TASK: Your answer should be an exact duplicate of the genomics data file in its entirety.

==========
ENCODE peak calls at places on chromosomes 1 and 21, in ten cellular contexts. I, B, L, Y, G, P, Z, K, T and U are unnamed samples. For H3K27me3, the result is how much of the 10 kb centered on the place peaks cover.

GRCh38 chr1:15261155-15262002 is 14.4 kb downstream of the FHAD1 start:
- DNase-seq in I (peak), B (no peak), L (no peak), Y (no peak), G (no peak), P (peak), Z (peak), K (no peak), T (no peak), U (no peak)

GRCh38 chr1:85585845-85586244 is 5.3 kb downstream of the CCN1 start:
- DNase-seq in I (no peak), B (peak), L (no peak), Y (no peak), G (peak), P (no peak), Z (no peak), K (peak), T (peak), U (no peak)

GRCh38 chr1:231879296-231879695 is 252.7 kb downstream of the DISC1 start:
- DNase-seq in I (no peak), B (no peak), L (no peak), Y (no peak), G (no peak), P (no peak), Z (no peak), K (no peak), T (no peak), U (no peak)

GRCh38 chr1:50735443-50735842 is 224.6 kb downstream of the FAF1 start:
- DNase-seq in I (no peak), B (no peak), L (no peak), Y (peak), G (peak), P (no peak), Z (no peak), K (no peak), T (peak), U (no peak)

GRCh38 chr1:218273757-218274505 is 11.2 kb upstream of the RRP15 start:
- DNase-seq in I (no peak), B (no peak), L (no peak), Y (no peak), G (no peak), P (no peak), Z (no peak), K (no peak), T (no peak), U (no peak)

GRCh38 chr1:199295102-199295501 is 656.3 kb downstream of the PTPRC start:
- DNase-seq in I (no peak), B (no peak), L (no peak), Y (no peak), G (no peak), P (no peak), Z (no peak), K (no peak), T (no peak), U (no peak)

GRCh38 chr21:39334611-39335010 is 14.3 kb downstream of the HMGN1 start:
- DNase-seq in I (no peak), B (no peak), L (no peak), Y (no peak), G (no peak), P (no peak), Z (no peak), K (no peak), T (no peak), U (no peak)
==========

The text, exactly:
ENCODE peak calls at places on chromosomes 1 and 21, in ten cellular contexts. I, B, L, Y, G, P, Z, K, T and U are unnamed samples. For H3K27me3, the result is how much of the 10 kb centered on the place peaks cover.

GRCh38 chr1:15261155-15262002 is 14.4 kb downstream of the FHAD1 start:
- DNase-seq in I (peak), B (no peak), L (no peak), Y (no peak), G (no peak), P (peak), Z (peak), K (no peak), T (no peak), U (no peak)

GRCh38 chr1:85585845-85586244 is 5.3 kb downstream of the CCN1 start:
- DNase-seq in I (no peak), B (peak), L (no peak), Y (no peak), G (peak), P (no peak), Z (no peak), K (peak), T (peak), U (no peak)

GRCh38 chr1:231879296-231879695 is 252.7 kb downstream of the DISC1 start:
- DNase-seq in I (no peak), B (no peak), L (no peak), Y (no peak), G (no peak), P (no peak), Z (no peak), K (no peak), T (no peak), U (no peak)

GRCh38 chr1:50735443-50735842 is 224.6 kb downstream of the FAF1 start:
- DNase-seq in I (no peak), B (no peak), L (no peak), Y (peak), G (peak), P (no peak), Z (no peak), K (no peak), T (peak), U (no peak)

GRCh38 chr1:218273757-218274505 is 11.2 kb upstream of the RRP15 start:
- DNase-seq in I (no peak), B (no peak), L (no peak), Y (no peak), G (no peak), P (no peak), Z (no peak), K (no peak), T (no peak), U (no peak)

GRCh38 chr1:199295102-199295501 is 656.3 kb downstream of the PTPRC start:
- DNase-seq in I (no peak), B (no peak), L (no peak), Y (no peak), G (no peak), P (no peak), Z (no peak), K (no peak), T (no peak), U (no peak)

GRCh38 chr21:39334611-39335010 is 14.3 kb downstream of the HMGN1 start:
- DNase-seq in I (no peak), B (no peak), L (no peak), Y (no peak), G (no peak), P (no peak), Z (no peak), K (no peak), T (no peak), U (no peak)